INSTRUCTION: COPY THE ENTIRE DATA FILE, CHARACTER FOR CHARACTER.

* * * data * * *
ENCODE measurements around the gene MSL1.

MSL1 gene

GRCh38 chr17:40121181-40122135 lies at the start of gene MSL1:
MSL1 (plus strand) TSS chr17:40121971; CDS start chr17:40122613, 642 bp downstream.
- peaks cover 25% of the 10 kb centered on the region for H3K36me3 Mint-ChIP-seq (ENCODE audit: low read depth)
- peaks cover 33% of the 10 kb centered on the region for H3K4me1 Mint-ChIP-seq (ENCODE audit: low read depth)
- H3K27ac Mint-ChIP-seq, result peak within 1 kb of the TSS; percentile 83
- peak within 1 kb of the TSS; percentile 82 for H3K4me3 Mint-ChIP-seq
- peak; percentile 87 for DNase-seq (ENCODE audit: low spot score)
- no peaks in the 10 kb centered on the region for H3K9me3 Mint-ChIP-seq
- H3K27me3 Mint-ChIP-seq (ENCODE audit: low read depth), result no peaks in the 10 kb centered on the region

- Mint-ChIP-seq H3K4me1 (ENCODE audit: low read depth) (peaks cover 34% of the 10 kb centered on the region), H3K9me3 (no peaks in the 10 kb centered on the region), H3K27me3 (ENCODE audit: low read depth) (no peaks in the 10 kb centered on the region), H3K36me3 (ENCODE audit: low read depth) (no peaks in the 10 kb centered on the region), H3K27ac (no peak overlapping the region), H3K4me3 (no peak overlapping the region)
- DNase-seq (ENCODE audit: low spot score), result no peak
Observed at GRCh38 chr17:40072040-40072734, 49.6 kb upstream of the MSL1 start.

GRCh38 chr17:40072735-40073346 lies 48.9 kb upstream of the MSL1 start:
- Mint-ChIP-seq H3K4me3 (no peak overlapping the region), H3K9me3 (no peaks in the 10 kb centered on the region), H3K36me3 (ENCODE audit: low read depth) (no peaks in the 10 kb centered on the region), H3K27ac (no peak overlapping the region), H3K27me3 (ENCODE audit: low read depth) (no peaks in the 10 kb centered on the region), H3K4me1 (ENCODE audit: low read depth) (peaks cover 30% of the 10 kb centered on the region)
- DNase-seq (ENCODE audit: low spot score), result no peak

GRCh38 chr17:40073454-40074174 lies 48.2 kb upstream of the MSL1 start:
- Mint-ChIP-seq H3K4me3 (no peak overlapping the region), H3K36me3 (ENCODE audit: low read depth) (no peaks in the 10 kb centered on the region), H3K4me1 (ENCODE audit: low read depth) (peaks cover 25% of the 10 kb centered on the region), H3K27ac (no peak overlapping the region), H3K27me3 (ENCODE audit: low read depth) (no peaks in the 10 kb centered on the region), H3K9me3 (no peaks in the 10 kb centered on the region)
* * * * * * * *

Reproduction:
ENCODE measurements around the gene MSL1.

MSL1 gene

GRCh38 chr17:40121181-40122135 lies at the start of gene MSL1:
MSL1 (plus strand) TSS chr17:40121971; CDS start chr17:40122613, 642 bp downstream.
- peaks cover 25% of the 10 kb centered on the region for H3K36me3 Mint-ChIP-seq (ENCODE audit: low read depth)
- peaks cover 33% of the 10 kb centered on the region for H3K4me1 Mint-ChIP-seq (ENCODE audit: low read depth)
- H3K27ac Mint-ChIP-seq, result peak within 1 kb of the TSS; percentile 83
- peak within 1 kb of the TSS; percentile 82 for H3K4me3 Mint-ChIP-seq
- peak; percentile 87 for DNase-seq (ENCODE audit: low spot score)
- no peaks in the 10 kb centered on the region for H3K9me3 Mint-ChIP-seq
- H3K27me3 Mint-ChIP-seq (ENCODE audit: low read depth), result no peaks in the 10 kb centered on the region

- Mint-ChIP-seq H3K4me1 (ENCODE audit: low read depth) (peaks cover 34% of the 10 kb centered on the region), H3K9me3 (no peaks in the 10 kb centered on the region), H3K27me3 (ENCODE audit: low read depth) (no peaks in the 10 kb centered on the region), H3K36me3 (ENCODE audit: low read depth) (no peaks in the 10 kb centered on the region), H3K27ac (no peak overlapping the region), H3K4me3 (no peak overlapping the region)
- DNase-seq (ENCODE audit: low spot score), result no peak
Observed at GRCh38 chr17:40072040-40072734, 49.6 kb upstream of the MSL1 start.

GRCh38 chr17:40072735-40073346 lies 48.9 kb upstream of the MSL1 start:
- Mint-ChIP-seq H3K4me3 (no peak overlapping the region), H3K9me3 (no peaks in the 10 kb centered on the region), H3K36me3 (ENCODE audit: low read depth) (no peaks in the 10 kb centered on the region), H3K27ac (no peak overlapping the region), H3K27me3 (ENCODE audit: low read depth) (no peaks in the 10 kb centered on the region), H3K4me1 (ENCODE audit: low read depth) (peaks cover 30% of the 10 kb centered on the region)
- DNase-seq (ENCODE audit: low spot score), result no peak

GRCh38 chr17:40073454-40074174 lies 48.2 kb upstream of the MSL1 start:
- Mint-ChIP-seq H3K4me3 (no peak overlapping the region), H3K36me3 (ENCODE audit: low read depth) (no peaks in the 10 kb centered on the region), H3K4me1 (ENCODE audit: low read depth) (peaks cover 25% of the 10 kb centered on the region), H3K27ac (no peak overlapping the region), H3K27me3 (ENCODE audit: low read depth) (no peaks in the 10 kb centered on the region), H3K9me3 (no peaks in the 10 kb centered on the region)